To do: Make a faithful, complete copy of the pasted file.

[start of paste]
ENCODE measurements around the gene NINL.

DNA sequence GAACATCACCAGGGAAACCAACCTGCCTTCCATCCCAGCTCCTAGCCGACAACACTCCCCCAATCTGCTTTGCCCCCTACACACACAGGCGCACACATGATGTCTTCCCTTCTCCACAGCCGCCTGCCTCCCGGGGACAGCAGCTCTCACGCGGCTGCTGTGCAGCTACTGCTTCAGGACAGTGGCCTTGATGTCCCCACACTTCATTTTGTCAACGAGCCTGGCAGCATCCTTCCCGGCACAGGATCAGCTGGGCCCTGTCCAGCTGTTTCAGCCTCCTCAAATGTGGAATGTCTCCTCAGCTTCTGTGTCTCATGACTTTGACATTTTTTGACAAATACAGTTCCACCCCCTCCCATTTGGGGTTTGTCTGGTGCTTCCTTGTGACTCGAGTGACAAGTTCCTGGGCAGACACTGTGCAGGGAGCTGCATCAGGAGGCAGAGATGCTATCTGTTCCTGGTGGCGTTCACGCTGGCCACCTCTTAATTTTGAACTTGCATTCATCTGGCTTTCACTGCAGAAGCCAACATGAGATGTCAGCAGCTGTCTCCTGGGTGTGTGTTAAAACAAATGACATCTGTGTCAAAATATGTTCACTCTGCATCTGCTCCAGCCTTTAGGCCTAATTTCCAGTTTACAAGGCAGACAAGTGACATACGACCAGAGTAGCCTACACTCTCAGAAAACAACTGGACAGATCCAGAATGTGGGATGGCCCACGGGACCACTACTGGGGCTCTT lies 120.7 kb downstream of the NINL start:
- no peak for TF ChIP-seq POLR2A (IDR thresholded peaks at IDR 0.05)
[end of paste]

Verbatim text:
ENCODE measurements around the gene NINL.

DNA sequence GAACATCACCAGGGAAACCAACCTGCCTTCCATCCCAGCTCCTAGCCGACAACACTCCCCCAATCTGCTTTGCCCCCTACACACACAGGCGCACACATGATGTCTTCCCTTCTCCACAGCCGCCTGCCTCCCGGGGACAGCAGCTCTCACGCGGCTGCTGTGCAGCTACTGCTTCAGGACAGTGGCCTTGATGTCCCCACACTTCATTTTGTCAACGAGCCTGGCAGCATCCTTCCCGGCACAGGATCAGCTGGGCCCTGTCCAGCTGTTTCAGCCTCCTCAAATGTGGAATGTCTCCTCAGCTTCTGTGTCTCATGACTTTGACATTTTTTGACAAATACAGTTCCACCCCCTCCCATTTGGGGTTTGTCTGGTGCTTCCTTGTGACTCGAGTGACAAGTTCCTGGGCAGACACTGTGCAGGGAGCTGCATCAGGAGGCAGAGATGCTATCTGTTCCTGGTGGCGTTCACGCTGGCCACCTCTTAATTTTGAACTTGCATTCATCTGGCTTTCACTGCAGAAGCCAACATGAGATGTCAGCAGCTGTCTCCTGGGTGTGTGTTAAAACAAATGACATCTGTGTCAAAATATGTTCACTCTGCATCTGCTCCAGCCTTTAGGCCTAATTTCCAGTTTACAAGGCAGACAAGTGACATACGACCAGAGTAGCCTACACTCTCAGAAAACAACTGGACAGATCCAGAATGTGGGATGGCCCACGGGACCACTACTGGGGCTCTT lies 120.7 kb downstream of the NINL start:
- no peak for TF ChIP-seq POLR2A (IDR thresholded peaks at IDR 0.05)